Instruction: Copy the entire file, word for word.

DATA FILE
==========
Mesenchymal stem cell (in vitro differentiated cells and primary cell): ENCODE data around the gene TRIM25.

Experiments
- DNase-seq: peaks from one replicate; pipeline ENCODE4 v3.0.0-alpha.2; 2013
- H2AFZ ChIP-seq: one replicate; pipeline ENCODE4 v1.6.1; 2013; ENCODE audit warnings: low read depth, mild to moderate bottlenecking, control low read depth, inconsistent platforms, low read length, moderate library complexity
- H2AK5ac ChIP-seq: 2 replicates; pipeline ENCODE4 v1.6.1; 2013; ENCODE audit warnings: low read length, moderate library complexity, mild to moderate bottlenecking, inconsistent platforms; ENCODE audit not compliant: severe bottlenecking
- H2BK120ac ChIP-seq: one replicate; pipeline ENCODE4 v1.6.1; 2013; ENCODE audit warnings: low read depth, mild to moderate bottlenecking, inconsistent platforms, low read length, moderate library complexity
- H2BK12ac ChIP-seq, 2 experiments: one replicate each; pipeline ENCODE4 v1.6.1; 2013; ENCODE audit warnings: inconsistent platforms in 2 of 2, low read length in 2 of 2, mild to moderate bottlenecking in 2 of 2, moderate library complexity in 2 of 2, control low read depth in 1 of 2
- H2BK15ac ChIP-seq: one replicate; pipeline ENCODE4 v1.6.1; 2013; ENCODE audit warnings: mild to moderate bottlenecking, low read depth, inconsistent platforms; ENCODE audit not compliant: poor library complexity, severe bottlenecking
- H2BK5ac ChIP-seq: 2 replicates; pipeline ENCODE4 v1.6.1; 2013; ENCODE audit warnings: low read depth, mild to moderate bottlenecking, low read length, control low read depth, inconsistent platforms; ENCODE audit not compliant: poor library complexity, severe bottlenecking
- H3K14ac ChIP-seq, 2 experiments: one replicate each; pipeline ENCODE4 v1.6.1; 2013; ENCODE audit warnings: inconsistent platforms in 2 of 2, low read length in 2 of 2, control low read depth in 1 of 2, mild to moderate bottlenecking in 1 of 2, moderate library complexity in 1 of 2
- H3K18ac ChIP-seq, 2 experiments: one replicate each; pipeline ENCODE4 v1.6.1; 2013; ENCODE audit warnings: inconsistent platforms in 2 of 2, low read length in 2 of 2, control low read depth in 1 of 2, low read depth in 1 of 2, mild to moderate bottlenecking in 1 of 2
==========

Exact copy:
Mesenchymal stem cell (in vitro differentiated cells and primary cell): ENCODE data around the gene TRIM25.

Experiments
- DNase-seq: peaks from one replicate; pipeline ENCODE4 v3.0.0-alpha.2; 2013
- H2AFZ ChIP-seq: one replicate; pipeline ENCODE4 v1.6.1; 2013; ENCODE audit warnings: low read depth, mild to moderate bottlenecking, control low read depth, inconsistent platforms, low read length, moderate library complexity
- H2AK5ac ChIP-seq: 2 replicates; pipeline ENCODE4 v1.6.1; 2013; ENCODE audit warnings: low read length, moderate library complexity, mild to moderate bottlenecking, inconsistent platforms; ENCODE audit not compliant: severe bottlenecking
- H2BK120ac ChIP-seq: one replicate; pipeline ENCODE4 v1.6.1; 2013; ENCODE audit warnings: low read depth, mild to moderate bottlenecking, inconsistent platforms, low read length, moderate library complexity
- H2BK12ac ChIP-seq, 2 experiments: one replicate each; pipeline ENCODE4 v1.6.1; 2013; ENCODE audit warnings: inconsistent platforms in 2 of 2, low read length in 2 of 2, mild to moderate bottlenecking in 2 of 2, moderate library complexity in 2 of 2, control low read depth in 1 of 2
- H2BK15ac ChIP-seq: one replicate; pipeline ENCODE4 v1.6.1; 2013; ENCODE audit warnings: mild to moderate bottlenecking, low read depth, inconsistent platforms; ENCODE audit not compliant: poor library complexity, severe bottlenecking
- H2BK5ac ChIP-seq: 2 replicates; pipeline ENCODE4 v1.6.1; 2013; ENCODE audit warnings: low read depth, mild to moderate bottlenecking, low read length, control low read depth, inconsistent platforms; ENCODE audit not compliant: poor library complexity, severe bottlenecking
- H3K14ac ChIP-seq, 2 experiments: one replicate each; pipeline ENCODE4 v1.6.1; 2013; ENCODE audit warnings: inconsistent platforms in 2 of 2, low read length in 2 of 2, control low read depth in 1 of 2, mild to moderate bottlenecking in 1 of 2, moderate library complexity in 1 of 2
- H3K18ac ChIP-seq, 2 experiments: one replicate each; pipeline ENCODE4 v1.6.1; 2013; ENCODE audit warnings: inconsistent platforms in 2 of 2, low read length in 2 of 2, control low read depth in 1 of 2, low read depth in 1 of 2, mild to moderate bottlenecking in 1 of 2